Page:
Closing arguments are set for today in the criminal case against North Canton businessman Ben Suarez. For Ohio Public Radio, WKSU’s M.L. Schultze reports that the defense rested without calling the long line of state political headliners it had subpoenaed.
The flurry of subponeas issued by the defense included many of the state’s top Republican names: U.S. Rep. Jim Renacci, Ohio Treasurer Josh Mandel, Gov. John Kasich, Attorney General Mike DeWine and Secretary of State Jon Husted.
Most of them were fighting the subpoenas, but federal Judge Patricia Gaughan hadn’t yet ruled on their motions when Suarez defense team rested. So did prosecutors.
That came a few hours after Gaughan dropped two of the 10 charges against Suarez, who’s accused of steering $200,000 in donations to Mandel and Renacci through employees and other straw donors. Gaughan said there was no proof Suarez knew of a document prosecutors contended was part of his obstruction of justice.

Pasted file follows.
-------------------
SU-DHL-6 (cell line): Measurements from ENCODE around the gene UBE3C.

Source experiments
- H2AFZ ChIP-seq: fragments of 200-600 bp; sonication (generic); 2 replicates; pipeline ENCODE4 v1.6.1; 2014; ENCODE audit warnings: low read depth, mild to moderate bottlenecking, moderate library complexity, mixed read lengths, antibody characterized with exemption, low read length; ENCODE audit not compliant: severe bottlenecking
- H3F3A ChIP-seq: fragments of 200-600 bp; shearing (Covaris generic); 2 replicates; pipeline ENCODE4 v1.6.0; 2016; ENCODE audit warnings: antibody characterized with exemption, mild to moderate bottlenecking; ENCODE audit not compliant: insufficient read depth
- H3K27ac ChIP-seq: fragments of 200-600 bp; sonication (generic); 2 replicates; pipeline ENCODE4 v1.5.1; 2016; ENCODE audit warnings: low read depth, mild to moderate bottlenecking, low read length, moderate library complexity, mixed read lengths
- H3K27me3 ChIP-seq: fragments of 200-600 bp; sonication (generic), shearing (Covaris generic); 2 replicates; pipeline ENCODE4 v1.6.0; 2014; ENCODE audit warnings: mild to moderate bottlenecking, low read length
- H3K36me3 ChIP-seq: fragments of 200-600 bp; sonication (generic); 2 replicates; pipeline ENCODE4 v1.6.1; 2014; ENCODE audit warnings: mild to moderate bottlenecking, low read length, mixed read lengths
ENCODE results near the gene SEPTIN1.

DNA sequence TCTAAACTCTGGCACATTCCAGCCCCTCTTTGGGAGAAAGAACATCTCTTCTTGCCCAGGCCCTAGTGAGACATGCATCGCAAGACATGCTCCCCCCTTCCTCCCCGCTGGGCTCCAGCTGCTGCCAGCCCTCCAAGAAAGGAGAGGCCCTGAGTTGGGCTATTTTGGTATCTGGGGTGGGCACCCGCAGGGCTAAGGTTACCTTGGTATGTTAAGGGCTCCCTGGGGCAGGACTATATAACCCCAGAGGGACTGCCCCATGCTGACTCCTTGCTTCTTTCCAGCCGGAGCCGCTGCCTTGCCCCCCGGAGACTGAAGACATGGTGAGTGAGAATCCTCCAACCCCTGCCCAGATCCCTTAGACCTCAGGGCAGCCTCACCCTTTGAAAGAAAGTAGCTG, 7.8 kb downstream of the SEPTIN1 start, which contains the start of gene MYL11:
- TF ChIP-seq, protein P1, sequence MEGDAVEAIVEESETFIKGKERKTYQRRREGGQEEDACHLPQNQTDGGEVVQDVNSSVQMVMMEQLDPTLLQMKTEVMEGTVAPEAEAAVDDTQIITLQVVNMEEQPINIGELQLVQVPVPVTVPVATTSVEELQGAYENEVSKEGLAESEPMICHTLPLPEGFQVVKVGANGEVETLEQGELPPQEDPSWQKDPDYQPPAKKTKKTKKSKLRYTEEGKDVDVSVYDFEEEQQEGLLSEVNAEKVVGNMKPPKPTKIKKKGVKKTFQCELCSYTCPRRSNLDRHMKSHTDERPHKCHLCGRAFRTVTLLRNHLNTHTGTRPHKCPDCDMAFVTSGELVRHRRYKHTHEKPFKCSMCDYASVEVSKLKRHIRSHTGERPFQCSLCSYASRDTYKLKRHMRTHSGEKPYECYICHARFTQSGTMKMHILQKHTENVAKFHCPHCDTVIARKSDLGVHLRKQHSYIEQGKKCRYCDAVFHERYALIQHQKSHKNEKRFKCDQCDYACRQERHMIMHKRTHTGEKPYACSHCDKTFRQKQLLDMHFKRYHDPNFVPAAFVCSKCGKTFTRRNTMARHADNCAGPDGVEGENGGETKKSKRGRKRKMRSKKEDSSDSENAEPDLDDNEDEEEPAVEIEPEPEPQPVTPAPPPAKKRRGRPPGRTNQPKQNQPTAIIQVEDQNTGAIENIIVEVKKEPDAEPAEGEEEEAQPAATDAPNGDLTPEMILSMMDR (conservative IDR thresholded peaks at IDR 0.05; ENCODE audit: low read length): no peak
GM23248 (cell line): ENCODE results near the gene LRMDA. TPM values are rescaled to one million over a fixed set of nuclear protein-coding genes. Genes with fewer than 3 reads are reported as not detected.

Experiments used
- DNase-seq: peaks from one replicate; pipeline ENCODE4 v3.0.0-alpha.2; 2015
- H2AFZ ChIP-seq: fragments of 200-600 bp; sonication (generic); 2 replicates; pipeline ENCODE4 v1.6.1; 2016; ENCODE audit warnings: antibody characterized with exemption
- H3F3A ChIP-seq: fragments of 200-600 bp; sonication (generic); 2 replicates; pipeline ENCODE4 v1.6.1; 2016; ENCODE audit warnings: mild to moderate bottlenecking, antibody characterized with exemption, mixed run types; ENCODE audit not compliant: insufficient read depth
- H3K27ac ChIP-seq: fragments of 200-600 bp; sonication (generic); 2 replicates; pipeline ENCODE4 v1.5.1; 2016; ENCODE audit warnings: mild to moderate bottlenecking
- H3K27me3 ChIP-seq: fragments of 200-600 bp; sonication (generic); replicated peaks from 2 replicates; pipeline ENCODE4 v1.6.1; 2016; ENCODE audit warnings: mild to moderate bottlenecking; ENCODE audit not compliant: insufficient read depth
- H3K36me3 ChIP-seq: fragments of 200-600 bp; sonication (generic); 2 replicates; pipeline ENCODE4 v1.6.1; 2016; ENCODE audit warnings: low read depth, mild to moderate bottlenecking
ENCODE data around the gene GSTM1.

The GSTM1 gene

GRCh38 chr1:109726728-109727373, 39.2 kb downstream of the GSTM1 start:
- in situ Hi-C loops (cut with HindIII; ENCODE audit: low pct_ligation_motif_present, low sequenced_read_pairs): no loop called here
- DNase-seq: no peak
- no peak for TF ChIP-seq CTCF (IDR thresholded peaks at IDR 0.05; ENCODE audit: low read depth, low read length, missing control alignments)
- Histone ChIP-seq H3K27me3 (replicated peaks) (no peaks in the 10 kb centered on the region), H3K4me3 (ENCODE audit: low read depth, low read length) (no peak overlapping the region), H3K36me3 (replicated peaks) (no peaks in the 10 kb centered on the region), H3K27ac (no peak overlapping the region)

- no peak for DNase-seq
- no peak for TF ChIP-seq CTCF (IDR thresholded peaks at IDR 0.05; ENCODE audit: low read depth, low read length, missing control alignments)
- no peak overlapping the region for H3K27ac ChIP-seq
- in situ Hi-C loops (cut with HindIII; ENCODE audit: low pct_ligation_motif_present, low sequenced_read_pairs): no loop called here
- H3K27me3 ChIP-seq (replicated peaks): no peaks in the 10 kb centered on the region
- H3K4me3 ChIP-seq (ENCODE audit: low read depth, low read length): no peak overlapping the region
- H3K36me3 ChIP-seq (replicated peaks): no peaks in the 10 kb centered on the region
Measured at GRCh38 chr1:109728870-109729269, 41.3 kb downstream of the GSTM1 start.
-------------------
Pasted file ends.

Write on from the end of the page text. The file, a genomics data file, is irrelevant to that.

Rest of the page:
Cleveland Marshall law professor James Wilson says such mid-trial acquittals are rare.
“In criminal law, it always comes down to intent," Wilson said. "And intent is always something you have to infer from all of the facts. And I guess she just didn’t think there were any facts to support the idea that—at least in terms of those two charges—that he was actually deliberately withholding evidence or covering up in any possible way. It’s a victory for the defendant, but he’s still got a ways to go.”
Along with the 72-year-old Suarez, federal prosecutors leveled criminal charges against Suarez’ company, Suarez Corporation Industries of North Canton. Suarez had been trying to get Ohio’s Republican politicians help to fight a multimillion consumer complaint against his company in California. He settled that suit this year for $1.8 million.